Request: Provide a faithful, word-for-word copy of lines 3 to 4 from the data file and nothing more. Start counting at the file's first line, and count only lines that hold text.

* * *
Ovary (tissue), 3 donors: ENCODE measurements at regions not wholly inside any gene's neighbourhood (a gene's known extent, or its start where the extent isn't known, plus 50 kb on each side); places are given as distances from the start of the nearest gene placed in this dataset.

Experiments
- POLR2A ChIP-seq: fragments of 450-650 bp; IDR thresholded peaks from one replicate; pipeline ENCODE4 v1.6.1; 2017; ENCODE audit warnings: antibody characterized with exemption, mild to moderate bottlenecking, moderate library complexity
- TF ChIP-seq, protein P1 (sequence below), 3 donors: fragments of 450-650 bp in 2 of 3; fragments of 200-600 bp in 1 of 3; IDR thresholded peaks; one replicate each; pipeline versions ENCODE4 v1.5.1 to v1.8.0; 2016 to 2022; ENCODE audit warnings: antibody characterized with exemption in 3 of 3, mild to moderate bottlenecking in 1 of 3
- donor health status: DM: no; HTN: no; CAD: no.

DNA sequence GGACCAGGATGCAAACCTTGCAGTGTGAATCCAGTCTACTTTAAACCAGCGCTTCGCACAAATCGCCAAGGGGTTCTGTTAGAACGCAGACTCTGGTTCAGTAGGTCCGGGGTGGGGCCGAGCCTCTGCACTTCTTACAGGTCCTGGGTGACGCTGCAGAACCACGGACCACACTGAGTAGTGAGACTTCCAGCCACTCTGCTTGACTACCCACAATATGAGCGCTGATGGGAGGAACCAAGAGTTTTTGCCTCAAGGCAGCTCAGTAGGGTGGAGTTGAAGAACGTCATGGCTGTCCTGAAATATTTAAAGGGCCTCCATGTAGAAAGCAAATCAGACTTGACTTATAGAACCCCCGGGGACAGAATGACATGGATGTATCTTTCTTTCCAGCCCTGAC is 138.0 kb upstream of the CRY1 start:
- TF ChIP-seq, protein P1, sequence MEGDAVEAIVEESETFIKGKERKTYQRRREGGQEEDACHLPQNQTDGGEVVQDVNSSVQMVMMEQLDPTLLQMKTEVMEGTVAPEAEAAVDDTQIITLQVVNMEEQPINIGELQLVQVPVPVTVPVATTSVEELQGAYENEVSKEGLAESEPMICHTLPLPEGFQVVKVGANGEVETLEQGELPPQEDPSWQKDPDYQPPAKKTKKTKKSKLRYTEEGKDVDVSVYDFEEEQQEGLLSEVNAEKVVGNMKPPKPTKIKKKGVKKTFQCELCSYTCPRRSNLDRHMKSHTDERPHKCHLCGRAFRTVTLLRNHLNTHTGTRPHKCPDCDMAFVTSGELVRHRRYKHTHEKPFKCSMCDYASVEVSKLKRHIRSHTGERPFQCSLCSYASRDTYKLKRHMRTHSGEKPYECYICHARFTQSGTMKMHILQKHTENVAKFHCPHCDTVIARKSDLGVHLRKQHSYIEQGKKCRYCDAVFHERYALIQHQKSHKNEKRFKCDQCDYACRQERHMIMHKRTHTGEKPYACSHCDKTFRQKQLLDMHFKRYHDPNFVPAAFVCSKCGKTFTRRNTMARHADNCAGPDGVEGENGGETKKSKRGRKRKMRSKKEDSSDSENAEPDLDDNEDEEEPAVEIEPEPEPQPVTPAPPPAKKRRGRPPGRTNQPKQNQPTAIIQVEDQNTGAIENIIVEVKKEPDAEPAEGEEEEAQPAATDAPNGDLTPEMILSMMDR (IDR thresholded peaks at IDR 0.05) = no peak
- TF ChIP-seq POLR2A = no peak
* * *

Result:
- POLR2A ChIP-seq: fragments of 450-650 bp; IDR thresholded peaks from one replicate; pipeline ENCODE4 v1.6.1; 2017; ENCODE audit warnings: antibody characterized with exemption, mild to moderate bottlenecking, moderate library complexity
- TF ChIP-seq, protein P1 (sequence below), 3 donors: fragments of 450-650 bp in 2 of 3; fragments of 200-600 bp in 1 of 3; IDR thresholded peaks; one replicate each; pipeline versions ENCODE4 v1.5.1 to v1.8.0; 2016 to 2022; ENCODE audit warnings: antibody characterized with exemption in 3 of 3, mild to moderate bottlenecking in 1 of 3